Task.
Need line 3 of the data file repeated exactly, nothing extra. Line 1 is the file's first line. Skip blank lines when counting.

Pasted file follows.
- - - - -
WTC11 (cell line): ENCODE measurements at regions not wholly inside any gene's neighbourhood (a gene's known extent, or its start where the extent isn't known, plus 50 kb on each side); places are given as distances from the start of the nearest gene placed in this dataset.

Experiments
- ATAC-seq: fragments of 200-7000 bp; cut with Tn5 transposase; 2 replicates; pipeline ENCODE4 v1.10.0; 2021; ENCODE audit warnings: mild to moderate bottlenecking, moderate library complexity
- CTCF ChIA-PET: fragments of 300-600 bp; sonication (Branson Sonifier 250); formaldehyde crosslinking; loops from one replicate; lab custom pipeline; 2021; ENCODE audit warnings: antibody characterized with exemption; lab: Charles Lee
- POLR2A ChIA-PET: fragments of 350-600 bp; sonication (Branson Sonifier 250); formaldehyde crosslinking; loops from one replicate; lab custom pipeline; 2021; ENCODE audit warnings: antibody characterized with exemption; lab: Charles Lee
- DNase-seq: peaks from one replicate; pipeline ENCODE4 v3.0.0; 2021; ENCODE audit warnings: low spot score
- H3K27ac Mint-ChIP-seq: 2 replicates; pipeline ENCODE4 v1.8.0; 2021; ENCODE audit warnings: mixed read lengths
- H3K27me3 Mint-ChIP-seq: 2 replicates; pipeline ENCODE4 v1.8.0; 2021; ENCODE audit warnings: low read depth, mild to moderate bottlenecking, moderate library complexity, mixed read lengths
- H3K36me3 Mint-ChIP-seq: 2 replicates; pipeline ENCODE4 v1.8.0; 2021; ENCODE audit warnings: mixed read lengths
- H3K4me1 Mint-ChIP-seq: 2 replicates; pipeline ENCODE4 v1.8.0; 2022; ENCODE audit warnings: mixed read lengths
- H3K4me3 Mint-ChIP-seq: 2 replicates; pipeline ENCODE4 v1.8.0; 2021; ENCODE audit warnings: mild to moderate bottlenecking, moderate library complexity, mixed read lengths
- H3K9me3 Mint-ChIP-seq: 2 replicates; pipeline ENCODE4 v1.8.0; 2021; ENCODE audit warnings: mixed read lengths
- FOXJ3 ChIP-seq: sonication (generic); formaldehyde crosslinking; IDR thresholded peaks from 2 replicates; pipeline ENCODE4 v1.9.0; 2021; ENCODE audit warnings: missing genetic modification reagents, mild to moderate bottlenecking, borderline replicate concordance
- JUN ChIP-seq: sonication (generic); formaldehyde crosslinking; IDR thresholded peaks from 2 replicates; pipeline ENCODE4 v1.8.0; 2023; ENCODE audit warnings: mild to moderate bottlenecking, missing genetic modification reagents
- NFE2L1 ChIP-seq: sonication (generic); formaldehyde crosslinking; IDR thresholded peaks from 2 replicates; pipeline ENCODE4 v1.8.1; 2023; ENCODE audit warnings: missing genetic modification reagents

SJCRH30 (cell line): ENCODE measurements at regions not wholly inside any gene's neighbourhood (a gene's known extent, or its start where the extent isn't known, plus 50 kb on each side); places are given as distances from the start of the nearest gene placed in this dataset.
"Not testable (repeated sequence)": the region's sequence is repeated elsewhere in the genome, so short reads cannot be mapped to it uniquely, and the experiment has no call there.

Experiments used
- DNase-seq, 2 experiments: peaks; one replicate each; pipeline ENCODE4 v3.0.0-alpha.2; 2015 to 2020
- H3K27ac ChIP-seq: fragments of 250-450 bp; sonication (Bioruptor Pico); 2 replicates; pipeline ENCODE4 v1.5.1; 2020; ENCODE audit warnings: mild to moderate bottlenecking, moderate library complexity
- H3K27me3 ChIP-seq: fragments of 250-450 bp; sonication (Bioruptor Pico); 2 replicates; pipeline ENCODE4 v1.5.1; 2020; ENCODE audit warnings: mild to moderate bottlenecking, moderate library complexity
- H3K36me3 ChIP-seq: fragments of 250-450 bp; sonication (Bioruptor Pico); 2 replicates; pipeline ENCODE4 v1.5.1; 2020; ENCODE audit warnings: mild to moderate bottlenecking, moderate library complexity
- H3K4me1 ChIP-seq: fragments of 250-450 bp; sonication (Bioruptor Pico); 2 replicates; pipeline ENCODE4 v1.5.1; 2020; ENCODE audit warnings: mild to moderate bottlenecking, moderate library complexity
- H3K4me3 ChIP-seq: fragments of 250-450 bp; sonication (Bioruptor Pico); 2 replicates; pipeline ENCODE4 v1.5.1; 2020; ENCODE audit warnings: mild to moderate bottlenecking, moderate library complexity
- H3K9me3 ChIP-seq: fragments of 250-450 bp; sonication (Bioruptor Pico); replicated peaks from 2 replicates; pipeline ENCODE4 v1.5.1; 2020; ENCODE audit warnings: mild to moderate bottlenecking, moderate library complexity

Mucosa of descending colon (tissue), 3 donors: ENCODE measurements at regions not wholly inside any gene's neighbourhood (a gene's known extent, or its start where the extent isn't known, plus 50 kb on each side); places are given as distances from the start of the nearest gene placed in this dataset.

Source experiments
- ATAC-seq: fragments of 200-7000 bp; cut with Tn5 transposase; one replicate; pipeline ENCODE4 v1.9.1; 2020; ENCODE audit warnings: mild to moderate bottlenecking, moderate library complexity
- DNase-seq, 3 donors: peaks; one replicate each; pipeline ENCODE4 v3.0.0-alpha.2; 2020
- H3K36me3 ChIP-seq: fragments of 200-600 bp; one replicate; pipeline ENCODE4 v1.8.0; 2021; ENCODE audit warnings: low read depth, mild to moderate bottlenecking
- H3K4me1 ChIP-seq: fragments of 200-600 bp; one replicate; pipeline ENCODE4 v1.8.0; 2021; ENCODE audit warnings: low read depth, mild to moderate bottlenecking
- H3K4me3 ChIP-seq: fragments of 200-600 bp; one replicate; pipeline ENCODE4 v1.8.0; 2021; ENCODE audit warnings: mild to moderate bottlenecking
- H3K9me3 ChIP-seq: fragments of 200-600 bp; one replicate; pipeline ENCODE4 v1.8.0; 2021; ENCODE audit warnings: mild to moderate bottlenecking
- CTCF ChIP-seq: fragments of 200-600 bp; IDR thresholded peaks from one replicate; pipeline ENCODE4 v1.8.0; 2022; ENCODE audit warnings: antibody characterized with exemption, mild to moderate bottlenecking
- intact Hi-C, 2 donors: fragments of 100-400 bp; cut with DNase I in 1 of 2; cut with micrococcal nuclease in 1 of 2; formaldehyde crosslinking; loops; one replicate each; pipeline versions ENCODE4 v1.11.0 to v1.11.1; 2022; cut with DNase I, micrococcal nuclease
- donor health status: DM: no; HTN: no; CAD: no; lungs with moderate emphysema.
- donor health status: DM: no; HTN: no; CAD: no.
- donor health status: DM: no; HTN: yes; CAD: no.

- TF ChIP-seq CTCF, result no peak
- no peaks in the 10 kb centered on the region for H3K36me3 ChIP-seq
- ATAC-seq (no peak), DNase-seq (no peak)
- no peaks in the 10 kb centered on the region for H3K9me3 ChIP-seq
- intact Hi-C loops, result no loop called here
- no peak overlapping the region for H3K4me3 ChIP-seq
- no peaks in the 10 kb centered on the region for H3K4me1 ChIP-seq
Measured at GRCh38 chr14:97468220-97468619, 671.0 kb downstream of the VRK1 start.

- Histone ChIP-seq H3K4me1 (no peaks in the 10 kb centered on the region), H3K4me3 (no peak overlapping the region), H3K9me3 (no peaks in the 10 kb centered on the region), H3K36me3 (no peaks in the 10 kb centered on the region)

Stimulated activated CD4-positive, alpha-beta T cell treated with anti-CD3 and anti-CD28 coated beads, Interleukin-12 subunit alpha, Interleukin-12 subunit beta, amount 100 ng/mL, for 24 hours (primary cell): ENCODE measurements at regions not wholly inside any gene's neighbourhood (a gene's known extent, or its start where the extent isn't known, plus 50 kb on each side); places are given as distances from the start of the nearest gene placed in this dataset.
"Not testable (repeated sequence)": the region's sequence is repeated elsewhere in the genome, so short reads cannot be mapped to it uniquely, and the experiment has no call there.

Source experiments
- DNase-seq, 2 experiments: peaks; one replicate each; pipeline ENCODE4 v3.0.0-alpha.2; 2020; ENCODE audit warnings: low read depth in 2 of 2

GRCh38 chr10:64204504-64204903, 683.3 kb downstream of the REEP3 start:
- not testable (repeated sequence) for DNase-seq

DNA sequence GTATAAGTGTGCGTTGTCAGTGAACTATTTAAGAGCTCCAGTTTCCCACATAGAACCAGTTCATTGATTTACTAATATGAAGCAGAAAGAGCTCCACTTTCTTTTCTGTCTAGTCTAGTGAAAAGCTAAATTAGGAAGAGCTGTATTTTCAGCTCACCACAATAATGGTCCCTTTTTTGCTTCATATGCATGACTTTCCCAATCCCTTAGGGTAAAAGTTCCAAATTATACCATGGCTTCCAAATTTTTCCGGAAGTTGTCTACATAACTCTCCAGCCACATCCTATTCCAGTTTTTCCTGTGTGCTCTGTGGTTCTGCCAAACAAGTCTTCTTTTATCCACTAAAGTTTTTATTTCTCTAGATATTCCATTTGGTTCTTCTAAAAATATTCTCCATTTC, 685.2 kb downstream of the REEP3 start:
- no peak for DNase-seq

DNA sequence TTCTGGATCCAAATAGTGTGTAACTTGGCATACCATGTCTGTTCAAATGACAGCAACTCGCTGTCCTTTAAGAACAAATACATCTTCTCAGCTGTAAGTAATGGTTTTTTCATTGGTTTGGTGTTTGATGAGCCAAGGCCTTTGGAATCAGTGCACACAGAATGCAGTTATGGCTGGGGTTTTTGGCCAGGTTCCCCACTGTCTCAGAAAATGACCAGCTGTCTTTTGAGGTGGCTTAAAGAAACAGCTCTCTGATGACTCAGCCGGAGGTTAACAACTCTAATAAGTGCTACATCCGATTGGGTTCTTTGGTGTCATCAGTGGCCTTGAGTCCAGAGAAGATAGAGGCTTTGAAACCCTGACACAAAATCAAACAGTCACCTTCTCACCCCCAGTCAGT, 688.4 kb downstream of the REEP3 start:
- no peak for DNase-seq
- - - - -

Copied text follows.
- ATAC-seq: fragments of 200-7000 bp; cut with Tn5 transposase; 2 replicates; pipeline ENCODE4 v1.10.0; 2021; ENCODE audit warnings: mild to moderate bottlenecking, moderate library complexity